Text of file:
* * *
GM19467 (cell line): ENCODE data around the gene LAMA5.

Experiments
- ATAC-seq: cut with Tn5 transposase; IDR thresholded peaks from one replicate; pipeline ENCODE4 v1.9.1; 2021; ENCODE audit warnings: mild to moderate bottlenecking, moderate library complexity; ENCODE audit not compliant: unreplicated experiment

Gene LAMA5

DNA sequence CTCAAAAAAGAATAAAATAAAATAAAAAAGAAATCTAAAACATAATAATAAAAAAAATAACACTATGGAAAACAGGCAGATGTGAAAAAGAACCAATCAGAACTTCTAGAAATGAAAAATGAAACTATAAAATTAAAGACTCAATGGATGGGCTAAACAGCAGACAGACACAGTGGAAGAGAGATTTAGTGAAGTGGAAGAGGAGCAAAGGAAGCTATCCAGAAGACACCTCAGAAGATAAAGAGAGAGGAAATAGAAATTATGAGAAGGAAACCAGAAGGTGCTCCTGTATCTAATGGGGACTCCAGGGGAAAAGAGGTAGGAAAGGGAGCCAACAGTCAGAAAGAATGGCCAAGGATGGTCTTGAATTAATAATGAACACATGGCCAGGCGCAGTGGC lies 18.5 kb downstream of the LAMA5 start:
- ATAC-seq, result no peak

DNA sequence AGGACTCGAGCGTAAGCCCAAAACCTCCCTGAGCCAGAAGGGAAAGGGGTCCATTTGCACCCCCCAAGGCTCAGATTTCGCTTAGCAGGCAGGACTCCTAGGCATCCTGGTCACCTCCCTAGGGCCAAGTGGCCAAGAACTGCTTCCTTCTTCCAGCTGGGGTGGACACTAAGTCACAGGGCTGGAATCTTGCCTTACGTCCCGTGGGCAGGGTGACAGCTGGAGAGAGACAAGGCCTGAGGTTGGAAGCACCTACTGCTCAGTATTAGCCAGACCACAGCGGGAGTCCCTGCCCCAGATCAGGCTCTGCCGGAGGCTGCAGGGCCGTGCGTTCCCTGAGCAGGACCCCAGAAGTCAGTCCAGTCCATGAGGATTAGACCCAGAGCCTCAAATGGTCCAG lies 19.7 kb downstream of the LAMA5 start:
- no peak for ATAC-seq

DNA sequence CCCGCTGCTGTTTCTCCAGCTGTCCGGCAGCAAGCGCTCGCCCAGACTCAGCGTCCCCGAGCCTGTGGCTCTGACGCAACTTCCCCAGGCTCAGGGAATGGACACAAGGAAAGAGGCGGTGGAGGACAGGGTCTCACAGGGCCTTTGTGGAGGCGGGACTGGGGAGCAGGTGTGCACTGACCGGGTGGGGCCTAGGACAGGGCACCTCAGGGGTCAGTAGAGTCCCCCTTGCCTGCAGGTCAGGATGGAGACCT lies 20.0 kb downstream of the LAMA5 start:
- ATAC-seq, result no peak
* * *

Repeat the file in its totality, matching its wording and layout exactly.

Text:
GM19467 (cell line): ENCODE data around the gene LAMA5.

Experiments
- ATAC-seq: cut with Tn5 transposase; IDR thresholded peaks from one replicate; pipeline ENCODE4 v1.9.1; 2021; ENCODE audit warnings: mild to moderate bottlenecking, moderate library complexity; ENCODE audit not compliant: unreplicated experiment

Gene LAMA5

DNA sequence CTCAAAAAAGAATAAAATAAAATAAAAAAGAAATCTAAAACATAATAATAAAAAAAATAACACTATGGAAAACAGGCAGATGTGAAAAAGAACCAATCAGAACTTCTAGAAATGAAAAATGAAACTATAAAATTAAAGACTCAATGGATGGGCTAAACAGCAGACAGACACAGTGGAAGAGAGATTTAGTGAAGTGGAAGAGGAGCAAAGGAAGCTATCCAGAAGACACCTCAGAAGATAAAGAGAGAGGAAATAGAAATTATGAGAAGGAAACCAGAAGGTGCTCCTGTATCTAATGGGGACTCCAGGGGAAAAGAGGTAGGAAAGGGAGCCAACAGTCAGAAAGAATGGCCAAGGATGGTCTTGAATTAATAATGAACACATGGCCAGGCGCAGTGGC lies 18.5 kb downstream of the LAMA5 start:
- ATAC-seq, result no peak

DNA sequence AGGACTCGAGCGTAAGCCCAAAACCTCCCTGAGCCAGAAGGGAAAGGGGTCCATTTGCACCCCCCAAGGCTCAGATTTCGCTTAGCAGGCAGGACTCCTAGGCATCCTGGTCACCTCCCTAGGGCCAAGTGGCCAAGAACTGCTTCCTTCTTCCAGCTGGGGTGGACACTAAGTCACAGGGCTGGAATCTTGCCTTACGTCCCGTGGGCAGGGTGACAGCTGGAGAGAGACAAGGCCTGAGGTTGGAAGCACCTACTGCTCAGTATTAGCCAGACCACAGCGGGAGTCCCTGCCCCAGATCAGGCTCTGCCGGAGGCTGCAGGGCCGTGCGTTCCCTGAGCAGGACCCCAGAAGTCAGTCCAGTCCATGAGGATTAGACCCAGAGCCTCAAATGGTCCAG lies 19.7 kb downstream of the LAMA5 start:
- no peak for ATAC-seq

DNA sequence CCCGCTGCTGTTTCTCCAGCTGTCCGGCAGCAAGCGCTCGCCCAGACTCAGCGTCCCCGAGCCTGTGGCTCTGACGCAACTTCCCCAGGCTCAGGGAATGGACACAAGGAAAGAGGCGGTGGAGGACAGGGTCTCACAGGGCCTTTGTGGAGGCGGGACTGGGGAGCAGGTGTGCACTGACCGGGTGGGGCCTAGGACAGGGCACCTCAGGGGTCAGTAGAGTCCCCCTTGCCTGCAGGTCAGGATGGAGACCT lies 20.0 kb downstream of the LAMA5 start:
- ATAC-seq, result no peak